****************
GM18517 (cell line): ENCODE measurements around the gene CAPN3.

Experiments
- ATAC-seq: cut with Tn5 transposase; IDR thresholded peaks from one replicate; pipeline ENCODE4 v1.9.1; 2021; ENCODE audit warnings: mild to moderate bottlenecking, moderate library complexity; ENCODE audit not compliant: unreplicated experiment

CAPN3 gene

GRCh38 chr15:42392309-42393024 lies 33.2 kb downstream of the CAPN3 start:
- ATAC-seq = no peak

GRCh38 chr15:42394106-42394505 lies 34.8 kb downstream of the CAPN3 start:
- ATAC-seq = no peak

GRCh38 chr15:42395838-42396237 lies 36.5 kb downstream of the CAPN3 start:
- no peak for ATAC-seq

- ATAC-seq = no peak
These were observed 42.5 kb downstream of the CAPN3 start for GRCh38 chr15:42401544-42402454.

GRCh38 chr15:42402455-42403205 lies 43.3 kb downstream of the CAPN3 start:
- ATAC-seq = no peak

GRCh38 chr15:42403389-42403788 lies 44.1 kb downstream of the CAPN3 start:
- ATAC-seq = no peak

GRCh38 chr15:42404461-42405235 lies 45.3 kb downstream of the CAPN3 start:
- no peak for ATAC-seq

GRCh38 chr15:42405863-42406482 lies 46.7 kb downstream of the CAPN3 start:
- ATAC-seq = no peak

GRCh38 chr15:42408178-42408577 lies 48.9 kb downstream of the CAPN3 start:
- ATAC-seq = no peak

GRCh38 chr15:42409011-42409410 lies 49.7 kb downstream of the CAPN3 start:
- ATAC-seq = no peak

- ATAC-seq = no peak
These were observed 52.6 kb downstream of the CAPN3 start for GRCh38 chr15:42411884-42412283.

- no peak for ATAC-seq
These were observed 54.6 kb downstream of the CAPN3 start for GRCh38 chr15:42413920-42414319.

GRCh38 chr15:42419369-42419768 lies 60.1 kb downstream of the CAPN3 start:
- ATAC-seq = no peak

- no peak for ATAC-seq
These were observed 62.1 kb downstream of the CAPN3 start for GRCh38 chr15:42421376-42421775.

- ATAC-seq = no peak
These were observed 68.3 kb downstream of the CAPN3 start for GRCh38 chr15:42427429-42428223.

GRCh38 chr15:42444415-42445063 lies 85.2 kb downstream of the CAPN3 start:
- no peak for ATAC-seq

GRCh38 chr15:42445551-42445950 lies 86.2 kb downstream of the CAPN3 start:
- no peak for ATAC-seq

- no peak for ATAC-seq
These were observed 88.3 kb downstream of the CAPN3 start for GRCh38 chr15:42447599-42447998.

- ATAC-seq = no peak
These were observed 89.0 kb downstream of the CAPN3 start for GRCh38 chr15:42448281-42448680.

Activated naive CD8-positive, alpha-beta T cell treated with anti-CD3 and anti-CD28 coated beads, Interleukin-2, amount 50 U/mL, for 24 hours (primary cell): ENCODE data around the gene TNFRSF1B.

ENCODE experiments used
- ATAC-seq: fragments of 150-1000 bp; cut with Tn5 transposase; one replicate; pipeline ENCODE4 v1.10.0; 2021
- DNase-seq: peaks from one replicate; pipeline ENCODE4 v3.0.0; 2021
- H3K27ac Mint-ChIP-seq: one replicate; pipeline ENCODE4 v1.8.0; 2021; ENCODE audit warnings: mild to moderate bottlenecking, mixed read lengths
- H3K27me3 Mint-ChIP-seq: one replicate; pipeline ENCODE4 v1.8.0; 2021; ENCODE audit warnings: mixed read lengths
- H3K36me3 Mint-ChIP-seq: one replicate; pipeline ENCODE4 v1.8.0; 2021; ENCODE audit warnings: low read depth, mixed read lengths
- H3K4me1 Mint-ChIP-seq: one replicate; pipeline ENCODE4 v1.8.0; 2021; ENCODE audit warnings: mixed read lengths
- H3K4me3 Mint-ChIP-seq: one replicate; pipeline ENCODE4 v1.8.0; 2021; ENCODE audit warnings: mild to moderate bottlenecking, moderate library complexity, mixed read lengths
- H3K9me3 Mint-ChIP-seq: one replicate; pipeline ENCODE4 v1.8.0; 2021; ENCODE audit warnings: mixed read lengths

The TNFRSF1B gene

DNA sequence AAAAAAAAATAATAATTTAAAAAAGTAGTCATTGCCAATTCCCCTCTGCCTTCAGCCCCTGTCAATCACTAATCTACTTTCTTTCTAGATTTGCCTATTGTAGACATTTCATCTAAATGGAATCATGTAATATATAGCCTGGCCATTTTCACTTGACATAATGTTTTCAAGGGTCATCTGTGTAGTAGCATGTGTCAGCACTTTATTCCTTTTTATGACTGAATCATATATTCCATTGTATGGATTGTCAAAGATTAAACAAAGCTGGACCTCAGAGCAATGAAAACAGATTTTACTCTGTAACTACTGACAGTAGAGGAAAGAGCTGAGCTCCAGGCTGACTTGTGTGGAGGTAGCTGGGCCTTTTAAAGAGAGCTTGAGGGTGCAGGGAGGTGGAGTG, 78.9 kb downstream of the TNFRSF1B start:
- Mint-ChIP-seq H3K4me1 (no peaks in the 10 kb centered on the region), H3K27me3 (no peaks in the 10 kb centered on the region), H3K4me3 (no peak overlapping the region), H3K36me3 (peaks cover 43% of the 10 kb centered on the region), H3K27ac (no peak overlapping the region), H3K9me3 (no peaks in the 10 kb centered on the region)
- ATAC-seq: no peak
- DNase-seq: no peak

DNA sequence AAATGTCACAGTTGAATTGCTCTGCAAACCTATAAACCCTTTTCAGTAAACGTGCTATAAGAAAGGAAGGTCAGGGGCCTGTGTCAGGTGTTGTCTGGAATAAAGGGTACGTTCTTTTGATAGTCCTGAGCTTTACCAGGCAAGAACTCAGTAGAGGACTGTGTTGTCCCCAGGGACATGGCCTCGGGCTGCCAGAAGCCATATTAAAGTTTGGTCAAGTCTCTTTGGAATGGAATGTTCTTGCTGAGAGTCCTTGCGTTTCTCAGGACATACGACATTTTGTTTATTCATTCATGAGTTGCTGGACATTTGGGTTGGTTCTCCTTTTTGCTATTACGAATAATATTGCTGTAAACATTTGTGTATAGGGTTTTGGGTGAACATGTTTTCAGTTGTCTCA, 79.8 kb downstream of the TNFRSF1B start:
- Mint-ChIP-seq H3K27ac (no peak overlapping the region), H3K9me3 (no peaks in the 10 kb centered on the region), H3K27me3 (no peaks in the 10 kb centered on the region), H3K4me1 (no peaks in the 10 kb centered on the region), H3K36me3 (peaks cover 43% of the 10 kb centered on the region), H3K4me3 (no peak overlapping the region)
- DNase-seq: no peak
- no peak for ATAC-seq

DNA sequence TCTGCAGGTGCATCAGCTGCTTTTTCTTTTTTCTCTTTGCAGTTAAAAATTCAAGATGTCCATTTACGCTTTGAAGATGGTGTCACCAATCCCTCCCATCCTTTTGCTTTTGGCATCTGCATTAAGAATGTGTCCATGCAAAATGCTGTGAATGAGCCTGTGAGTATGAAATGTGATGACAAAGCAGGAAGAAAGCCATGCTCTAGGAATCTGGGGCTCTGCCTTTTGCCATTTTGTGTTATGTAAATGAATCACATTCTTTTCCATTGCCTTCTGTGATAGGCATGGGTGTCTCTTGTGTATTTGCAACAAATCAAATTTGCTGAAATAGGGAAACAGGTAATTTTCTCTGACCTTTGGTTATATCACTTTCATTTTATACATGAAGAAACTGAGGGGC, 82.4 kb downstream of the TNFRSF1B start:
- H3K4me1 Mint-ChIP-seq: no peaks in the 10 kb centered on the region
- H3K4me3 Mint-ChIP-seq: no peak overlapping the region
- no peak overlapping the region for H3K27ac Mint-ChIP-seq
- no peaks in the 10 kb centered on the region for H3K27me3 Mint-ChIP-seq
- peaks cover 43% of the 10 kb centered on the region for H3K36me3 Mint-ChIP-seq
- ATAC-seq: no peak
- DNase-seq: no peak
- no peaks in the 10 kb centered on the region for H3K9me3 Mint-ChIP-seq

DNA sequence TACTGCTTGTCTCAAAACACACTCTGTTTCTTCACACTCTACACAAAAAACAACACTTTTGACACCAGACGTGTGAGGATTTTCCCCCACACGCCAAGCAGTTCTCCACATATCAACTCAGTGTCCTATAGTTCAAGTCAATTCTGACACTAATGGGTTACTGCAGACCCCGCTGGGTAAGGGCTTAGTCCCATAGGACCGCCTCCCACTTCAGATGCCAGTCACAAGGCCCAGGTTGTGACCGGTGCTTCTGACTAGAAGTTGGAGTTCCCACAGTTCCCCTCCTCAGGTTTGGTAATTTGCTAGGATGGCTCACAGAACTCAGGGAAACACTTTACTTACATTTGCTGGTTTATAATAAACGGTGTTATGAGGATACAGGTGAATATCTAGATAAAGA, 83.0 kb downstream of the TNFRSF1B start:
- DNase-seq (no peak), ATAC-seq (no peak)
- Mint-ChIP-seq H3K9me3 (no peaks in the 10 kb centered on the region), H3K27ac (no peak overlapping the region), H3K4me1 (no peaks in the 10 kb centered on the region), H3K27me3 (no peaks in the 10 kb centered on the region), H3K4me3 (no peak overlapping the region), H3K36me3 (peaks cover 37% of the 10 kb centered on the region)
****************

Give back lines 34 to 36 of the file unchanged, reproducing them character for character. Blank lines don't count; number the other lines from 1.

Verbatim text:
These were observed 68.3 kb downstream of the CAPN3 start for GRCh38 chr15:42427429-42428223.

GRCh38 chr15:42444415-42445063 lies 85.2 kb downstream of the CAPN3 start:
- no peak for ATAC-seq